Three men, three stories . . .
Skip Kolaja, the talented Baltimore filmmaker, was on assignment in Dayton, Ohio, when he stopped for dinner at a cheap restaurant in a cheap hotel near the airport. "It was one of those restaurants with laminated, fully-washable menus," Kolaja said.
"What kind of beers do you have?" he asked the waitress.
"You mean all of them?" she snapped.
"Well, why don't you just list a few and when I hear something I like, I'll let you know."
"Oh, great," the waitress said, throwing her hands on her hips. "I can't think of anything I'd rather do. . . . Bud, Bud Lite, Bud Dry, Miller, Miller Lite . . . "
"Wait a minute," Kolaja said. "Do you have anything besides the usual dreck?"
"No," said the waitress. "We ain't got no Dreck Beer."
Some relatives gave Dave McElroy, artist and graphic designercoin from the Republic of Ireland. He put it in his pocket and, after a few days, he started to become superstitious about it. Business picked up nicely at his studio on Charles Street, and while rational men would have been inclined to attribute this to the normal ebb and flow of commerce, Dave McElroy was inclined to attribute it to the piece of Ireland in his pocket.
Last week, however, the presumedly lucky coin disappeared. "I'd been downtown the day before and parked at a meter," McElroy said. "When I discovered the coin missing, I figured I must have used it in the meter."
As superstitious as he'd felt when the coin brought him luck, McElroy now felt doomed -- as if losing the charm would bring nothing but trouble.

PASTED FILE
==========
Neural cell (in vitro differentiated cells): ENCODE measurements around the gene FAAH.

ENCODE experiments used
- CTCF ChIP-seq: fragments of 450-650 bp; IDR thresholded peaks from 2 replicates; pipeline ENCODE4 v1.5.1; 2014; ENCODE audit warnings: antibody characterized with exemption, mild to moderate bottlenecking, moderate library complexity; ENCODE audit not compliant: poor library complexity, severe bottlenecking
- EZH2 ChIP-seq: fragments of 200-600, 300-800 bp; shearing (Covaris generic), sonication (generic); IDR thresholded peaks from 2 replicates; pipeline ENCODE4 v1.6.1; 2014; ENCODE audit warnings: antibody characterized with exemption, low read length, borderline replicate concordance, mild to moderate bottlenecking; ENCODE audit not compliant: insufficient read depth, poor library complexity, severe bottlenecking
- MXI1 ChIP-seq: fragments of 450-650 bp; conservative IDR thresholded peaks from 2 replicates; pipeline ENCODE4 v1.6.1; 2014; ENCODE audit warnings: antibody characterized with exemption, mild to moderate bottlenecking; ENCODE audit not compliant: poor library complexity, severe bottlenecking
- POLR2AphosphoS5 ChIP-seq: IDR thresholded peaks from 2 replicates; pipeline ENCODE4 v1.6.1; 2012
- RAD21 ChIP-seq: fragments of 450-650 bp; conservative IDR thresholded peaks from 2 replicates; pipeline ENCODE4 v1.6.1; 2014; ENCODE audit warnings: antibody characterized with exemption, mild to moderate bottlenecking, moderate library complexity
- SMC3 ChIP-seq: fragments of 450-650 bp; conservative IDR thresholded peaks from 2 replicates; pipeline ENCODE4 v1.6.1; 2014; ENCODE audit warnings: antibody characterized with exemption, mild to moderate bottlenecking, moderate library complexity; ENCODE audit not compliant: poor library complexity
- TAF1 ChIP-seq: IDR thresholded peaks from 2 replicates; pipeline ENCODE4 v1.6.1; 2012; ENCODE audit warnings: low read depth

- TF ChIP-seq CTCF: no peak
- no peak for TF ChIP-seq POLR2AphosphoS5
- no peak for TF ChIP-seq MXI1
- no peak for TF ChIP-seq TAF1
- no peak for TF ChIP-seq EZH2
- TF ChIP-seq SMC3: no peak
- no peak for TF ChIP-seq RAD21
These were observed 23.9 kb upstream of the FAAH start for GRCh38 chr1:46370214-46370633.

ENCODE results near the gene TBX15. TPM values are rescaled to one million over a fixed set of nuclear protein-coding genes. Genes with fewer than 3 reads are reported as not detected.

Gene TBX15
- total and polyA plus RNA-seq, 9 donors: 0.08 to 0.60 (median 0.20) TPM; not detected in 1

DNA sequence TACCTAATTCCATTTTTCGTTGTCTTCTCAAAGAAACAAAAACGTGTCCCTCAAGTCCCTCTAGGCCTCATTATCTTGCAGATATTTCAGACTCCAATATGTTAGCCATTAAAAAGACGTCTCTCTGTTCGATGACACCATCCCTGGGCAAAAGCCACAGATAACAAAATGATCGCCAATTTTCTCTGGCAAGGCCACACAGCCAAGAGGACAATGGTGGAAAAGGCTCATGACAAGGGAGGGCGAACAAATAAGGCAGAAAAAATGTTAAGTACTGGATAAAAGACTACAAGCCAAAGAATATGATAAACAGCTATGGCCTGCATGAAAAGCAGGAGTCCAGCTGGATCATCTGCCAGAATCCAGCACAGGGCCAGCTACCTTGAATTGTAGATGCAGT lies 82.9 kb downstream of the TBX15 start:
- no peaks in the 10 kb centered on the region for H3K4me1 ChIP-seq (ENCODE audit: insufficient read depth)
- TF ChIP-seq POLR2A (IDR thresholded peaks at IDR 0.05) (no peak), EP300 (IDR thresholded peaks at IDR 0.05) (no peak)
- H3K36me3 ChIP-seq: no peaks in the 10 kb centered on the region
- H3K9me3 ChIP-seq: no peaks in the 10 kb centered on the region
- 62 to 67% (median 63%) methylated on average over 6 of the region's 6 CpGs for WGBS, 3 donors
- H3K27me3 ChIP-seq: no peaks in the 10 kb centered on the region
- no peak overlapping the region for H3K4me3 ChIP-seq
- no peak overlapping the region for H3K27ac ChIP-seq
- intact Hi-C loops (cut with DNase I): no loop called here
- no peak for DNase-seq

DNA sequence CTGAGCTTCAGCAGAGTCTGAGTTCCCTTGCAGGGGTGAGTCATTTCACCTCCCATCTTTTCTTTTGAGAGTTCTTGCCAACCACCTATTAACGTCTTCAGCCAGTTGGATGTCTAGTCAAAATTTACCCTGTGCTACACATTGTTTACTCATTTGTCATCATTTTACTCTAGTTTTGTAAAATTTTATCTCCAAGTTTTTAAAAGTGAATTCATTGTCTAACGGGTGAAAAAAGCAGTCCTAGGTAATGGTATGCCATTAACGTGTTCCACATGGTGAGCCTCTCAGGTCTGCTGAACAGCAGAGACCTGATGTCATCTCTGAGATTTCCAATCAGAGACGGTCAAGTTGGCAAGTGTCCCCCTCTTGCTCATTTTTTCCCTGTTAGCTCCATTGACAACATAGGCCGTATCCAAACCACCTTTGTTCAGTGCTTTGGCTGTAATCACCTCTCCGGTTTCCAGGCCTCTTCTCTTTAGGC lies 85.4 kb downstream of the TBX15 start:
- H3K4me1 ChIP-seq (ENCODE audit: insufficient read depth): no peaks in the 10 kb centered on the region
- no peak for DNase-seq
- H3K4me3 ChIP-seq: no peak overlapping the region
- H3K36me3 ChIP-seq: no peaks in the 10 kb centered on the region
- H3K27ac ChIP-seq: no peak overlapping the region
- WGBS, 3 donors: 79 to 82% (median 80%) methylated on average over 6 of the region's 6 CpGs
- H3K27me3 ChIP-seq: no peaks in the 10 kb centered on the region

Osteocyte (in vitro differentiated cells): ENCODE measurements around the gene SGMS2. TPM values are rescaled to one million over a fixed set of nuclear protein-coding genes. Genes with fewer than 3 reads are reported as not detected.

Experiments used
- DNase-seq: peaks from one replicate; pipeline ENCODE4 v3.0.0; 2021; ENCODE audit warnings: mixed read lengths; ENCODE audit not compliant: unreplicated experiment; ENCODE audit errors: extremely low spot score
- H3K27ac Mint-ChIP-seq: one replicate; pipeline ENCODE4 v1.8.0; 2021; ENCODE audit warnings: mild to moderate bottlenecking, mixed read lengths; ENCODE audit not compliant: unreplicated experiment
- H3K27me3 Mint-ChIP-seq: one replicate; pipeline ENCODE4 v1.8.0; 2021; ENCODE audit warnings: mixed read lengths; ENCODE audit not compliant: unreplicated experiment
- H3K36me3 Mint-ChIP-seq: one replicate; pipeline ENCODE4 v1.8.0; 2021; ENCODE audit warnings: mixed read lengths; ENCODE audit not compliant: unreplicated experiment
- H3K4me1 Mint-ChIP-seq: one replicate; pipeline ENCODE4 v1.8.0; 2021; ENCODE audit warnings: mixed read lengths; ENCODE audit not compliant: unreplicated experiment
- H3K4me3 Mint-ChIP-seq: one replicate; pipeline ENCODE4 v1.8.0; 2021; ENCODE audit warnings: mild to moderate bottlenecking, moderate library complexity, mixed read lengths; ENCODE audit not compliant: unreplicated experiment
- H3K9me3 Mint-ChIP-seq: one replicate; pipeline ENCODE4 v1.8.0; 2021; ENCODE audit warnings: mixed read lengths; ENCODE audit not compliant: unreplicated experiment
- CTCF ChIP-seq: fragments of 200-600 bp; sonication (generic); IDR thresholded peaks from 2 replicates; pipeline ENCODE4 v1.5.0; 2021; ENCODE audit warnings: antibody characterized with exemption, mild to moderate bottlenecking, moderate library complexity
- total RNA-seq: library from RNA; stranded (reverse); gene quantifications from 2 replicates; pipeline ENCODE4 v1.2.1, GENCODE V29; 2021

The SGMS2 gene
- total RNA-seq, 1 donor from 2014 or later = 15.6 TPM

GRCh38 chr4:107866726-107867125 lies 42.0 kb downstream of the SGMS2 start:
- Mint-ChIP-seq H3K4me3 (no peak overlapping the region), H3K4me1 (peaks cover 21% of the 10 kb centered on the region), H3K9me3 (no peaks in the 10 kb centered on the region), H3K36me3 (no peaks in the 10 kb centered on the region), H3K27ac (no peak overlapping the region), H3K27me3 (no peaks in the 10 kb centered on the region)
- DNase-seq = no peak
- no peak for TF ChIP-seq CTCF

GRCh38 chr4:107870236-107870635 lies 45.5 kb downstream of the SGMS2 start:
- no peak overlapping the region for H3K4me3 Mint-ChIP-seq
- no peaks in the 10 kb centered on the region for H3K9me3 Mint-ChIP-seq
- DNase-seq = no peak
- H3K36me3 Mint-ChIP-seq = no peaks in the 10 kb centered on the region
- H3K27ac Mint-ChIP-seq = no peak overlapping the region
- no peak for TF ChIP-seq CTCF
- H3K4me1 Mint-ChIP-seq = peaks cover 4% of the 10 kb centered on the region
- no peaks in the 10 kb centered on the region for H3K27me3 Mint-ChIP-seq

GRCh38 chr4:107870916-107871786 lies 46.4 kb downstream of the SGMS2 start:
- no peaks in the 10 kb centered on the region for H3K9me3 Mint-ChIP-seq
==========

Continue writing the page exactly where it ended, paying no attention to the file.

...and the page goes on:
Next day, his secretary returned from her daily run to the corner coffee shop. She handed McElroy change for his soda and there, in the middle of his palm, was the shiny Irish coin.
Apparently, he'd given it to his secretary the day before when she went to the coffee shop. Remarkably, it came back -- without, mind you, a single prayer to St. Anthony -- and that made a true-believer of our Mr. McElroy. Born of Scottish blood, he's apt never to admit that again. Sons of Hibernia have themselves a potential convert.
Bob Kessler, Baltimore attorney and resident of Pikesville, awokthe day after Christmas to find his family van gone. Someone had stolen it. This had been a potential problem -- albeit a remote one -- for more than a month.
Several weeks earlier, Kessler's son had inadvertently left the keys in the van while he was visiting Pikesville Senior High. When he returned to the van, the keys were gone.
Now, it was the day after Christmas and the van was gone, too. Kessler called police.
Last week, Kessler took a call at his office from a client, a juvenile offender he had effectively represented several months
"Mr. Kessler," the boy said, "I didn't know it was your van."
Unbelievable. One of his own clients had ripped Kessler off, though the boy apparently didn't know whose van it was at the time he stole it. Somehow, he put two and two together. In his call to Kessler, the boy was contrite and nervous.
"I wanted my van back," Kessler said. He picked the boy up at his home and followed his directions. The van was parked near Northwestern High School.
"I told him I was going to tell the police, and I thanked him for calling me up. I said that was a positive thing," Kessler recalled his conversation with the boy.
"I didn't get into a lot of moralizing. I just said that I hoped it would hit him that what he was doing was wrong, that, in this case of random theft, he had victimized someone who had once helped him. I don't know if it sank in."